Earning From Lost Places Re-conceptualizing material value: architectural rituals of renewal in the post-industrial primitive hut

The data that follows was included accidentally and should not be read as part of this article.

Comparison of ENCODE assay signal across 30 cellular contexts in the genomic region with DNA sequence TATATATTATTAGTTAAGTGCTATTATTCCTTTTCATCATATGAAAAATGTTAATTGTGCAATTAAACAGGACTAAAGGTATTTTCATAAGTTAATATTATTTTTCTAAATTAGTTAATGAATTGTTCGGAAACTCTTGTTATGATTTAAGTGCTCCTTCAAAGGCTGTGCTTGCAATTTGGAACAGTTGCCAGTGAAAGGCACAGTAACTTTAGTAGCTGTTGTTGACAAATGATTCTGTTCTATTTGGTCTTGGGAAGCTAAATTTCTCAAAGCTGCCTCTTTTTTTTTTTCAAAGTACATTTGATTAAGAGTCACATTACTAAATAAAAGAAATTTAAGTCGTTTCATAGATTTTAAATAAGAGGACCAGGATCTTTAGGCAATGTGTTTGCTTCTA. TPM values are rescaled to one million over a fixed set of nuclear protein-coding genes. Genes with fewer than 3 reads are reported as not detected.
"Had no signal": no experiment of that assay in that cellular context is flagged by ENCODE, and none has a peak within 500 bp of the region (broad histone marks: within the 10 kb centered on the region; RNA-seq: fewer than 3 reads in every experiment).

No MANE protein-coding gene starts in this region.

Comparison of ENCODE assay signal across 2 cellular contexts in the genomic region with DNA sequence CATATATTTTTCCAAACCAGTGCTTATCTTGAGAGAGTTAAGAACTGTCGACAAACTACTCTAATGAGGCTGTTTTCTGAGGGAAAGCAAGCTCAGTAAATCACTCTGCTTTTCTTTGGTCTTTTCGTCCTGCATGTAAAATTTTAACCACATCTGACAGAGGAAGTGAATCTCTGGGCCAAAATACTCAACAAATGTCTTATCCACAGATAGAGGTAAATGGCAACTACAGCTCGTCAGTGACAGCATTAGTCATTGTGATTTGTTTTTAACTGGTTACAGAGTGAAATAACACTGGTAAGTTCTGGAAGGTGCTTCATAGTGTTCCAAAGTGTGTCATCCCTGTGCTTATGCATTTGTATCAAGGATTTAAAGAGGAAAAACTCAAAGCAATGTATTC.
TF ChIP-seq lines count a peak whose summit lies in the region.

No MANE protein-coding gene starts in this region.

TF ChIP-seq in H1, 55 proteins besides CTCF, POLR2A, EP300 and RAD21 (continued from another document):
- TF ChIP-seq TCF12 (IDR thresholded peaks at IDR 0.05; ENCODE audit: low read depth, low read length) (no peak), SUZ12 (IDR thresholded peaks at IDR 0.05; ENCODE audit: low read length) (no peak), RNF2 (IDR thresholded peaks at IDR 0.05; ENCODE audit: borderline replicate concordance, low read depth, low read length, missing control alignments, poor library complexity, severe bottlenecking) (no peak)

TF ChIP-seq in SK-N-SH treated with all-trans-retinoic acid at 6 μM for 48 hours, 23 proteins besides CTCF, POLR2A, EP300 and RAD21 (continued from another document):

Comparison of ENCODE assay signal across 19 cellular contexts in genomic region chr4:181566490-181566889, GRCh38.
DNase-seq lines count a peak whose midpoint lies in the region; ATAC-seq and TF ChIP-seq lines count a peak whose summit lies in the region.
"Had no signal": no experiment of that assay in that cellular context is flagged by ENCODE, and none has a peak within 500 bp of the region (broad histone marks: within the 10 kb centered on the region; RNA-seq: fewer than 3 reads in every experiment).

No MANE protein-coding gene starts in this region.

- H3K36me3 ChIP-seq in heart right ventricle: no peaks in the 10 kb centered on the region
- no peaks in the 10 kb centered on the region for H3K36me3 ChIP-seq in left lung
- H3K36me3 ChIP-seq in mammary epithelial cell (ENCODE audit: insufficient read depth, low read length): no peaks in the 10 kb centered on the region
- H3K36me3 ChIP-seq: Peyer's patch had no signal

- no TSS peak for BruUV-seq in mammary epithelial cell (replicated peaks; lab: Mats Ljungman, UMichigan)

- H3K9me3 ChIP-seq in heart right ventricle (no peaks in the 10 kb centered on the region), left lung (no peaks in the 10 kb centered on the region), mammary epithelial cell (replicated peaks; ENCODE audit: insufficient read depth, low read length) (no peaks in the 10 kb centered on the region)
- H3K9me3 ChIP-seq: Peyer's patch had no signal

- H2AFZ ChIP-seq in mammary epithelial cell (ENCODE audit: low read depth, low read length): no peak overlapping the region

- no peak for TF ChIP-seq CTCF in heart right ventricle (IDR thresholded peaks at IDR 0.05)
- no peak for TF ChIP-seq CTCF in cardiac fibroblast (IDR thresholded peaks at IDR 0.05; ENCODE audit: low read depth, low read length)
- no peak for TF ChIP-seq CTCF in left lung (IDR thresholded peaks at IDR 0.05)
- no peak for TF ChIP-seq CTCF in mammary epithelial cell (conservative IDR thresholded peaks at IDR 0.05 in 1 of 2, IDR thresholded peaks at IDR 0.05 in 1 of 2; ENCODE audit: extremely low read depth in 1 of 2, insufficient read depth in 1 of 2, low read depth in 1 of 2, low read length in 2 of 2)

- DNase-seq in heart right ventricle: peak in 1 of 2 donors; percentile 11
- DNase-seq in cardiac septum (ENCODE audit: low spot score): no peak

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Earning From Lost Places attempts to reconfigure the act of material salvation through the process of architectural design. It departs under the assumption that normative economic-based methods of material valuation necessitate the creation of unsalvageable waste, and as a result the work concerns itself primarily with re-conceptualizing notions of value beyond that of monetized utility. Given the precondition of working outside the realm of economic value, the architectural object to be studied was chosen based on its advanced state of deterioration, its mundane material makeup, and its commonly occurring type. To this end, a defunct backyard shed from the suburban Buffalo, New York area was selected for consideration. Though exploratory in nature, the design processes generating the predominance of the work were informed throughout by scholarly research that falls primarily into the general categories of typology and sacred architecture. The work bears potential relevance both locally and nationally: The city of Buffalo currently experiences a near 20% housing vacancy rate, while the United State’s most recently estimated annual production of demolition-related waste approached 170 million cubic tons. The work concludes with observations from the exploratory work regarding the potential to create non-economic ideas of value through rituals of renewal such as architectural reconfiguration.